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Old 03-03-2009, 01:30 PM   #1
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DIY Aquarium stand for 75 gallon.

Hi there,



I am in the process of planning an aquarium stand to hold my 75 gallon marine setup. I want to keep it pretty simple, safe and sturdy. The problem I see is having enough room for a sump underneath. The footprint of the tank is the standard 75 gallon at 48 1/2 x 18 1/2 x 21 3/8. The main question is do I use 2x4's or 4x4's?

The problem I am finding is that I need room under the tank for a sump. There will not be ample room to slide the sump in through the sides unless it is undersized and I want at least a 29 gallon sump.

If I were to build without cross braces I could easily put the sump in through the front. Is it safe to build a stand without cross braces? I could put one on the back but for full access up front I would like to avoid one. Above all though, I need the stand to be secure and safe and the cross brace seems fairly critical to me but I am no engineer. I have attached a few plans and pictures for stands similar to what I am thinking.


DIY aquarium stand lots of photos - first ever woodworking project - DIY Aquarium Projects - Aquatic Plant Central

Reef Central Online Community - DIY Stands Template and Calculator

Any advice, recommendations or plans would be greatly appreciated.

Thanks
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Old 03-03-2009, 07:25 PM   #2
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I like the reef central template you have posted.
Very sturdy design.
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Old 03-03-2009, 07:46 PM   #3
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If you do the joints properly at the corners , you can do without cross braces.

I like the Reef Central design as well. The L - shaped legs will go a long way towards preventing racking <which is what the cross bracing is for.> If you can, join all the corners using half-lap & bridle joints. This will be far stronger than the butt joints shown. <A half lap joint has sheer strength of ~1600 lb, butt joint only around 600 lb.> The Reef central design, however, compensated by having the green corner pieces, so it will likely be strong enough.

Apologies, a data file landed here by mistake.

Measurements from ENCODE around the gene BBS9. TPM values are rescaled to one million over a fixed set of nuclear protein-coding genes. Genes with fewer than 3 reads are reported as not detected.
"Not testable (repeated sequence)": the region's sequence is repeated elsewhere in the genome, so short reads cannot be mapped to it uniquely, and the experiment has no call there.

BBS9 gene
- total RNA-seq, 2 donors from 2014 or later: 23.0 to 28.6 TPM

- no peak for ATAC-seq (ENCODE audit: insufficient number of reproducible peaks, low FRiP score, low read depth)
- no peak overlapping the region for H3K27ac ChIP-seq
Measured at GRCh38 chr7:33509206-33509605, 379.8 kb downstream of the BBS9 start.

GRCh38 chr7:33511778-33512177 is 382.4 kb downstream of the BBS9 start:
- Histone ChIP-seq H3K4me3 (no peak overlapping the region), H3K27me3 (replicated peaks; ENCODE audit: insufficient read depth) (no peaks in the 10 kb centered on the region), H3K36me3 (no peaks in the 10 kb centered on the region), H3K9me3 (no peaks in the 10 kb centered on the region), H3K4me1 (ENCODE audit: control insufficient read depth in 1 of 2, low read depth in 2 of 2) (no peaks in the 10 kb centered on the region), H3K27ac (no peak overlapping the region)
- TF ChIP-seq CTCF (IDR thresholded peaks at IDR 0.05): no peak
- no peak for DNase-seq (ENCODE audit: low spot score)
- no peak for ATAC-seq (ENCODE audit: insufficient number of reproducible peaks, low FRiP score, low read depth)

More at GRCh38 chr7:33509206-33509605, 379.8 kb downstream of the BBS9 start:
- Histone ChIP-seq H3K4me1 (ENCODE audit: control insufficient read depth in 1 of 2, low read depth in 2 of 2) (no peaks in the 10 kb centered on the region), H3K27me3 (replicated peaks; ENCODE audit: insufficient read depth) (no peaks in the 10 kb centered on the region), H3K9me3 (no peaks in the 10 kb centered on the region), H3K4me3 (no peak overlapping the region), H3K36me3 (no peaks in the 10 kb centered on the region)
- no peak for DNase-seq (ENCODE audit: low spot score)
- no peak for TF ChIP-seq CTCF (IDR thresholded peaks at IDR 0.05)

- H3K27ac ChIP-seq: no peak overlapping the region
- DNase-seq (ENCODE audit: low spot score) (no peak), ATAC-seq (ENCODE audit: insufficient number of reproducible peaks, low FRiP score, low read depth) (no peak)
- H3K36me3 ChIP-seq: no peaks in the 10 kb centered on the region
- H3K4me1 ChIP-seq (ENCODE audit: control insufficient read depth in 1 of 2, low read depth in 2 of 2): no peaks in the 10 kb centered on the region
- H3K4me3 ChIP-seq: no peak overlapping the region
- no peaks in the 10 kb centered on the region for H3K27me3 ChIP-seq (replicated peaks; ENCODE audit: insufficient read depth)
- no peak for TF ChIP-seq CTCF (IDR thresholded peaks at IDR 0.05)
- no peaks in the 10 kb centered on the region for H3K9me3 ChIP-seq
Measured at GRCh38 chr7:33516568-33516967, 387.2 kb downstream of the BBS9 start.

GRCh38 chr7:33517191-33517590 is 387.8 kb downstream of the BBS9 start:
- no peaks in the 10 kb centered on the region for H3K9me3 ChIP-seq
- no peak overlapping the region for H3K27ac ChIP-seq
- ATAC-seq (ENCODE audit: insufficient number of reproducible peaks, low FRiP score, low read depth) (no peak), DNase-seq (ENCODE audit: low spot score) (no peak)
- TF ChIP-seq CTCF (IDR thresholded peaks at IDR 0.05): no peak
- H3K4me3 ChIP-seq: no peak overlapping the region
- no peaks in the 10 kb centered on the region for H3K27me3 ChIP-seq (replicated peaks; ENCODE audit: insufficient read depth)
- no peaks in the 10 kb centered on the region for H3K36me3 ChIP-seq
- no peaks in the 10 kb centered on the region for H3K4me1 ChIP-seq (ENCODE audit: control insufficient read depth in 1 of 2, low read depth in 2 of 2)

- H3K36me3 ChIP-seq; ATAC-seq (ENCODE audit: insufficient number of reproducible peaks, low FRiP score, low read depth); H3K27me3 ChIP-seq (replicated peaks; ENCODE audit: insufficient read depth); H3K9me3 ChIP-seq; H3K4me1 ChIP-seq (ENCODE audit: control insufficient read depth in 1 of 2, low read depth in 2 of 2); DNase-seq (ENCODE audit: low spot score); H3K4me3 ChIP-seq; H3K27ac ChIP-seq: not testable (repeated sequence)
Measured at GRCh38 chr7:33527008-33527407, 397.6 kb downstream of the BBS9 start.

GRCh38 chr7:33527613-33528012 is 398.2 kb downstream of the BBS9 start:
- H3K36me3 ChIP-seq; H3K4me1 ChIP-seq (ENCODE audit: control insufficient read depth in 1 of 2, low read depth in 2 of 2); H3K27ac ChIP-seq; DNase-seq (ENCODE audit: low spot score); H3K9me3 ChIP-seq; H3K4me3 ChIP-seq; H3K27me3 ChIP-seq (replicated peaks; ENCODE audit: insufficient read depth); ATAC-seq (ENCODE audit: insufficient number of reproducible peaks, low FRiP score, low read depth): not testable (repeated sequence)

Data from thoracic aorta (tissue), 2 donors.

In any case, do all the joints with cabinet grade wood glue, reinforced with screws. <Titebond III is the top rated water resistant glue according to my woodworking mag.>

FWIW, I built my stand using L - shaped legs, jointed to the rails using half laps. I have the stand completely open front & back, with no structural cross bracing on any sides. It had been totally rock solid.
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Old 03-03-2009, 09:38 PM   #4
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Good info above, just one addition. Assuming you will be using cheap dimensional lumber, use 2x6 for your rails. This will allow you to leave out a vertical brace on the forward rail, a 2x4 in the same situation would probably deflect.
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Old 03-03-2009, 11:59 PM   #5
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Thanks for the reply Egress. Jim had also suggested using a 2x6 for the upper rails. Does this not mean the entire top rails will be 2x6? This would include the yellow end pieces. Is this correct?

Also would you guys suggest a vertical brace on the back rail? If so what size? If I don't need it I won't bother. By the sounds of it this is a pretty sturdy setup.

What do you think of using steel angle brackets to brace the bottom frame? Just four 90 degree brackets...one in each corner??

If I do go with 2x6's for the upper rails, do I change the size of the upper blue piece r just stick with 2x4's? I was going to have three of these pieces along instead of one. There doesn't seem to be any load on this so it probably doesn't matter.

I was going to add some to the bottom also, this way I will have a nice support for the sump and stuff.

All suggestions are welcome.

Thanks
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Old 03-04-2009, 01:25 AM   #6